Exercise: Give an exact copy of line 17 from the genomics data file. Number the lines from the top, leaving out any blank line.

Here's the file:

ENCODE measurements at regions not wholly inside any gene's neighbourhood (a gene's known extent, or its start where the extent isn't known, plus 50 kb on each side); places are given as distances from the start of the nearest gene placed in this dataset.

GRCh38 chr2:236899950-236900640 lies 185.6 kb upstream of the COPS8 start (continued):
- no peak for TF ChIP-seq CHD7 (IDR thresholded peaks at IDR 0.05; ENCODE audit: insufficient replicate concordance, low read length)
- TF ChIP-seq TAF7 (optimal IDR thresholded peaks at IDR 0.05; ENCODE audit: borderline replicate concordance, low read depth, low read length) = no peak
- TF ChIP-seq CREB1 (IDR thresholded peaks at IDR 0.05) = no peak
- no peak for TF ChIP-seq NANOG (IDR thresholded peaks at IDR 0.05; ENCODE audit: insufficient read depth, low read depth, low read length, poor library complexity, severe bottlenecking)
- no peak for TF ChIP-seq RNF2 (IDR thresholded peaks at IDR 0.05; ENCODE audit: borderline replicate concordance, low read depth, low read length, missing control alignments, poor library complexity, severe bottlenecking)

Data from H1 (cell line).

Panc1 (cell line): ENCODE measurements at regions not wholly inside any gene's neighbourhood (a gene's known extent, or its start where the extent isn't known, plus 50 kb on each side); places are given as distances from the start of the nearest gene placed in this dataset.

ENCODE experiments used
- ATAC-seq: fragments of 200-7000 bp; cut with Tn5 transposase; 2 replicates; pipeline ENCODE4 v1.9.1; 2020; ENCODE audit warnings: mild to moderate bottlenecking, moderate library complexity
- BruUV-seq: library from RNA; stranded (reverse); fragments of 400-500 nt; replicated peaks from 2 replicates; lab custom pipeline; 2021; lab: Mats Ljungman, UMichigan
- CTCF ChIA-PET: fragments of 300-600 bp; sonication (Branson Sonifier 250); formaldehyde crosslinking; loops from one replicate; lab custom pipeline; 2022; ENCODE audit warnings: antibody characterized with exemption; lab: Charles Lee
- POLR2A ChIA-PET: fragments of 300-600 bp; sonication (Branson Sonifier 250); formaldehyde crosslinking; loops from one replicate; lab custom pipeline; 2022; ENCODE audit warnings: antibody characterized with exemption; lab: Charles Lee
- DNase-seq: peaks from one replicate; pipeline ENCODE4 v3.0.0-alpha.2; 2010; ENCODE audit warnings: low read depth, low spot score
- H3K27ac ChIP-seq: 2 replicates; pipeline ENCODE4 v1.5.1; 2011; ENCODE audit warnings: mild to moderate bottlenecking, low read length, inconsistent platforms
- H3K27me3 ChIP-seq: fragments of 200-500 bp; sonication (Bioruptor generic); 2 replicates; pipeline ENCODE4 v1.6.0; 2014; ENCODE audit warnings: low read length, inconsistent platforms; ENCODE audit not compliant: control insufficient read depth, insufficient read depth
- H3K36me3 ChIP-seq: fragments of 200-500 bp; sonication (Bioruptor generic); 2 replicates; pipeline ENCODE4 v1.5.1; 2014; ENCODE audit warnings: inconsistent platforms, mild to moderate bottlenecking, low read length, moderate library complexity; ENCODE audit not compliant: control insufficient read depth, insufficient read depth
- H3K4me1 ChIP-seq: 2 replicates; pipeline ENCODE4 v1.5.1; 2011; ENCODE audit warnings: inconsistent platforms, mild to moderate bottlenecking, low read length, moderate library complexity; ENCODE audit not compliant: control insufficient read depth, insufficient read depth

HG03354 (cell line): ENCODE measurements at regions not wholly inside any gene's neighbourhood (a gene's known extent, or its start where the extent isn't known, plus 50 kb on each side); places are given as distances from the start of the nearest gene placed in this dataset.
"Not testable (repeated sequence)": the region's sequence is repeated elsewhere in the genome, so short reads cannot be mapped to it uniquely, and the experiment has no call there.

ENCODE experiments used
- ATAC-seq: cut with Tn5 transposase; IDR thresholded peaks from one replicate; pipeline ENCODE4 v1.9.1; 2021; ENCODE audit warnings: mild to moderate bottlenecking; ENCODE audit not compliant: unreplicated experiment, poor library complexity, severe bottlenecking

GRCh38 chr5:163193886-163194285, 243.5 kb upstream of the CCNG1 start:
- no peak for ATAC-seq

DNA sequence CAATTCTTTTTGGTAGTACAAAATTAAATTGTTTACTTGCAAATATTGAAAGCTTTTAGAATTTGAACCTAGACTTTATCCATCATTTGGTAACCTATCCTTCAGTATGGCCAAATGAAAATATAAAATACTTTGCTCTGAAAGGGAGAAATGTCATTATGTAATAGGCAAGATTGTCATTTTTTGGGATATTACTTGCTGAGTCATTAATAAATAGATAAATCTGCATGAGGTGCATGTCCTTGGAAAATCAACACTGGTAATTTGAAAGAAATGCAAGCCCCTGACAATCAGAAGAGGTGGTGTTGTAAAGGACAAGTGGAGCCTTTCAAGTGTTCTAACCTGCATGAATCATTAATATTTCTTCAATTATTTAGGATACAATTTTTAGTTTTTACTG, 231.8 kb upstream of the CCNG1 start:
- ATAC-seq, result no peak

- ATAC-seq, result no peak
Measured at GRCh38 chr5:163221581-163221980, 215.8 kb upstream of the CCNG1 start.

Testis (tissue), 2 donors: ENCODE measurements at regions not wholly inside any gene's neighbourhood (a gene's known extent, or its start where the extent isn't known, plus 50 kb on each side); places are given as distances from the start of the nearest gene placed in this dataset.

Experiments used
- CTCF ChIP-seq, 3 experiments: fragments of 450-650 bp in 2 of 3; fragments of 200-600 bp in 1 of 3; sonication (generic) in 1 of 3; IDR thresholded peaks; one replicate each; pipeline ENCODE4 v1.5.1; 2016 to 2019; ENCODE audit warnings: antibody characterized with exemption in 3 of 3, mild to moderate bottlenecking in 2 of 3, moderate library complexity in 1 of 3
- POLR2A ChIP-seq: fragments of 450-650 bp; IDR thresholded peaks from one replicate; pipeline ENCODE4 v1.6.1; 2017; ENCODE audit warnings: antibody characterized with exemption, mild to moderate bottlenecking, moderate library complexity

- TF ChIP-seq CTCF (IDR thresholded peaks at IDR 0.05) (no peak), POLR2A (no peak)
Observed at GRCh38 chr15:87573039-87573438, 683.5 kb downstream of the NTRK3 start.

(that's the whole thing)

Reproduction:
- H3K27me3 ChIP-seq: fragments of 200-500 bp; sonication (Bioruptor generic); 2 replicates; pipeline ENCODE4 v1.6.0; 2014; ENCODE audit warnings: low read length, inconsistent platforms; ENCODE audit not compliant: control insufficient read depth, insufficient read depth